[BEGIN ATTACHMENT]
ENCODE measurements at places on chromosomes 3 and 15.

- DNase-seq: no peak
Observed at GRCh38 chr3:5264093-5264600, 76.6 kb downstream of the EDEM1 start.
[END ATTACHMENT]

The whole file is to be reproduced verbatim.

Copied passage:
ENCODE measurements at places on chromosomes 3 and 15.

- DNase-seq: no peak
Observed at GRCh38 chr3:5264093-5264600, 76.6 kb downstream of the EDEM1 start.